Tuesday, May 1, 2018

Still Me

Title:  Still Me
Author:  Jojo Moyes
Publication Information:  Pamela Dorman Books. 2018. 400 pages.
ISBN:  0399562451 / 978-0399562457

Book Source:  I received this book as a publisher's galley through NetGalley free of cost in exchange for an honest review.

Opening Sentence:  "It was the mustache that reminded me I was no longer in England:  a solid, gray millipede firmly obscuring the man's upper; a Village People mustache, a cowboy mustache, the miniature head of a broom that meant business."

Favorite Quote:  "You and I. We are both immigrants. We both know it is hard to find your place in this world. You want to make your life better, work hard in country that is not your own - you make new life, new friends, find new love. You get to become new person! But is never a simple thing, never without cost."

Still me is the third in what is now a series about Louisa Clark. Me Before You was the first sensation. Then came After You. Still Me brings Louisa Clark across the pond to New York. This is one series that really should be read in order. Each book is a continuation of the Louisa's story from the previous book. The arc of the story projects, and the characters evolve from one book to the next. Without the background of the first two books, this one will definitely be lacking.

For the sake of background, here goes a quick synopsis. In Me Before You, Louisa meets the love of her life who teaches her how to grasp life. Unfortunately, he dies. In After You, Louisa tries to deal with her grief and follow that lesson; a new life emerges. In this book, that same challenge to "live your life" brings Louisa to New York City, seeking new adventures. In particular, it brings her to a posh condo in the Lavery, which "was a scaled-down imitation of the famous Dakota building." (I love when I find random connections between the books I read!)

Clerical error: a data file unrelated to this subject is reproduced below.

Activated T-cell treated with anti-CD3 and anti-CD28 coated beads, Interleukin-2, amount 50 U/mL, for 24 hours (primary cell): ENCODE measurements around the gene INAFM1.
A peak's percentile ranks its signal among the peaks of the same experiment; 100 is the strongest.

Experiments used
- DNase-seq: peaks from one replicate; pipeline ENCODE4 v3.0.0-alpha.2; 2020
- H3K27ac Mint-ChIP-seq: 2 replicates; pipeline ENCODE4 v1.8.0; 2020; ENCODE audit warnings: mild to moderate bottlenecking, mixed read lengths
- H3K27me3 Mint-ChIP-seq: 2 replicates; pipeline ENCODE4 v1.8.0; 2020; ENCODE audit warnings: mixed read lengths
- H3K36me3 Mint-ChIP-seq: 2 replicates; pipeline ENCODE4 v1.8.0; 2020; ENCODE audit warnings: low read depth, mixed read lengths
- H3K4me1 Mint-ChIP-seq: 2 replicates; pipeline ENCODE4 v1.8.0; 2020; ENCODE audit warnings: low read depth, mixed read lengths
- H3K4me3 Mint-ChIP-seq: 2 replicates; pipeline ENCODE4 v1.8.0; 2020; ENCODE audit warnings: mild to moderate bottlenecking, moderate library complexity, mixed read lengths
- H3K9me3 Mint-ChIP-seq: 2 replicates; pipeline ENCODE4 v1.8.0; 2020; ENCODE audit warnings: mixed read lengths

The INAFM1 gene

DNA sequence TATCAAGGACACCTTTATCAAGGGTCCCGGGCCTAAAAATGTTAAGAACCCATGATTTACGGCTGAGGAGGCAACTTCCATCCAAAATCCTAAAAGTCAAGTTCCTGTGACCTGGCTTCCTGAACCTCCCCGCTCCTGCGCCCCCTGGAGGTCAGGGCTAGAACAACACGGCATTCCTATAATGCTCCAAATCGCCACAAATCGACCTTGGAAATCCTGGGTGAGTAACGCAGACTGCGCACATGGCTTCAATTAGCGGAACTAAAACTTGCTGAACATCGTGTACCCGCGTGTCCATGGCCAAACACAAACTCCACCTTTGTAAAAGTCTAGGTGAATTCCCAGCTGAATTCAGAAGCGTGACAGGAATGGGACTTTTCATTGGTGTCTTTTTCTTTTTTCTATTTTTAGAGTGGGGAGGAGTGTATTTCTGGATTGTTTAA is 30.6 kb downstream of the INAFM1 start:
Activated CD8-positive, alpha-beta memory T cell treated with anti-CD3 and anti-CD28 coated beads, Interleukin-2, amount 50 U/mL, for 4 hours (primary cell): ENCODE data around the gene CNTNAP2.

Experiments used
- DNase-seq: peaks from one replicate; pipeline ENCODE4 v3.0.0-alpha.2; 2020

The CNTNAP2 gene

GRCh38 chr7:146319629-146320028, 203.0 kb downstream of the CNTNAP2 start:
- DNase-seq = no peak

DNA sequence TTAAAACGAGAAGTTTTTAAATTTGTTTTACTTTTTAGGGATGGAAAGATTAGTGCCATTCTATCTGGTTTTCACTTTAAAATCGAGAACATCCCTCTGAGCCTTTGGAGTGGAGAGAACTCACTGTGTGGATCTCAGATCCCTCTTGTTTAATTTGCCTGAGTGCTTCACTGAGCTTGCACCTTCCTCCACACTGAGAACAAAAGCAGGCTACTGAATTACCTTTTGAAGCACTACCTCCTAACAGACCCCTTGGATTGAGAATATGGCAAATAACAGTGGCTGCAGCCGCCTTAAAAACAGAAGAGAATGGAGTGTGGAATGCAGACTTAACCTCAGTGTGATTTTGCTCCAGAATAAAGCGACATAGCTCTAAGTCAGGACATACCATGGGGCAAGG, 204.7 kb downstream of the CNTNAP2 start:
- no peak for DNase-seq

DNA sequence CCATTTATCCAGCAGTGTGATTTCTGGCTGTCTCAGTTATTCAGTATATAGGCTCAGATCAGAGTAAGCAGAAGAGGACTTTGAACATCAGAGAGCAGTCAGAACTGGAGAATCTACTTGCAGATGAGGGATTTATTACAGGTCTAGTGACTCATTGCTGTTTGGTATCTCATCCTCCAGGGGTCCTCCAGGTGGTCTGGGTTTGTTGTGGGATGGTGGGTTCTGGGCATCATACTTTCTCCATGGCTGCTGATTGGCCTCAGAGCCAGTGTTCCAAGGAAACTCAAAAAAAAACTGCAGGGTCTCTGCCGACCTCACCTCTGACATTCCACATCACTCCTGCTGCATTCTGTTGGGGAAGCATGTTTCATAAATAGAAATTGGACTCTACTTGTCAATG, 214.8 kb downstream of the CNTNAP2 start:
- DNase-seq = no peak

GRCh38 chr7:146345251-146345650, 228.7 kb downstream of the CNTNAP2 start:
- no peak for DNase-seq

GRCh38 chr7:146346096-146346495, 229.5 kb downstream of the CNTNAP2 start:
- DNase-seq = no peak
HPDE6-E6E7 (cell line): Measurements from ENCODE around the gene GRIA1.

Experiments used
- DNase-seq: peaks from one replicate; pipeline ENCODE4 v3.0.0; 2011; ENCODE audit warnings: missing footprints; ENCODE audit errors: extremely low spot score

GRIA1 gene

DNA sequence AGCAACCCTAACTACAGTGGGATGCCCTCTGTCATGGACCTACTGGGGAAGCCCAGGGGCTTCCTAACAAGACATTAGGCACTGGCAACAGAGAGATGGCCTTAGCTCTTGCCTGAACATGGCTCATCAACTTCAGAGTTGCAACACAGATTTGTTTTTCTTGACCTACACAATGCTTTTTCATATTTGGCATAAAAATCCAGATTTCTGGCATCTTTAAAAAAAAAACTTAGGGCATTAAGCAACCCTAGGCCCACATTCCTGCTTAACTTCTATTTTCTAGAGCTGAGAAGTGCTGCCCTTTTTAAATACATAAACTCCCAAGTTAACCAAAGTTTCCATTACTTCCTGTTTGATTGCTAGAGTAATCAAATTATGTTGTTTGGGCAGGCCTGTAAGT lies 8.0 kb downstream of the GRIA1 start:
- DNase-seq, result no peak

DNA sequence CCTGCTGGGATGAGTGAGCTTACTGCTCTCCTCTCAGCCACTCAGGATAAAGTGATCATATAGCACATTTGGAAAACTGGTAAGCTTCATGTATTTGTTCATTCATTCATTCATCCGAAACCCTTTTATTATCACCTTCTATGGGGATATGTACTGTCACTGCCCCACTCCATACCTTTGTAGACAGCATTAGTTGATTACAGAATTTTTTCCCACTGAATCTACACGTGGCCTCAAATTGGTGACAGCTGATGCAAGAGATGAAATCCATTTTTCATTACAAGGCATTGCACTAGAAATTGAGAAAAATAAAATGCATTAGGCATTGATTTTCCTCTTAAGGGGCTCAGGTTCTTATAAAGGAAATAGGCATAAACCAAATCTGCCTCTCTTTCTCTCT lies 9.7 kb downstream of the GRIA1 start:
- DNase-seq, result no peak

The first book deals with the serious issue of an individual's right to die. The second book deals with grief. This book shifts focus to a woman's journey of self-discovery and her ability to find her own voice. All three books weave the stories with compassion and humor.

This book proceeds in a more predictable fashion than the other two. As a reader, I see things - actions and decisions by other characters - coming that Louisa does not. She does seem rather innocent of the machinations going on around her. Naivete? Stupidity? Innocence? At this point, because I am engaged in Louisa's story, it doesn't really matter. I go with a sweet innocence because it makes for a sweet, feel good story.

Therein in lies the success of these books for me. They all work because the writing draws these characters and makes them come to life and makes them "real." I vest in their stories and laugh and cry along with them.

Mind you, this holds true even of the side characters and plot lines. This book wins me over because it tries to capture some of the diversity that is the heartbeat of New York City. It further captures me because one of the side stories is about book and the importance of libraries! "Books are what teach you about life. Books teach you empathy. But you can't buy books if you barely got enough to make rent. So that library is a vital resource! You shut a library, Louisa, you don't just shut down a building, you shut down hope." In the middle of Louisa's individual story, the book manages to successfully incorporate bigger societal statements.

Finally, without a spoiler, I will say I loved the ending. It is sweet and romantic, but more important, it is about a woman finding her strength and standing on her own. "The key was making sure that anyone you allowed to walk beside you didn't get to decide which you were, and pin you down a like a butterfly in a case. The key was to know that you could always somehow find a way to reinvent yourself again."

The only question that remains mirrors my thought at the end of the previous book. Is another chapter in the life of Louisa Clark yet to come?

Please share your thoughts and leave a comment. I would love to "talk" to you.

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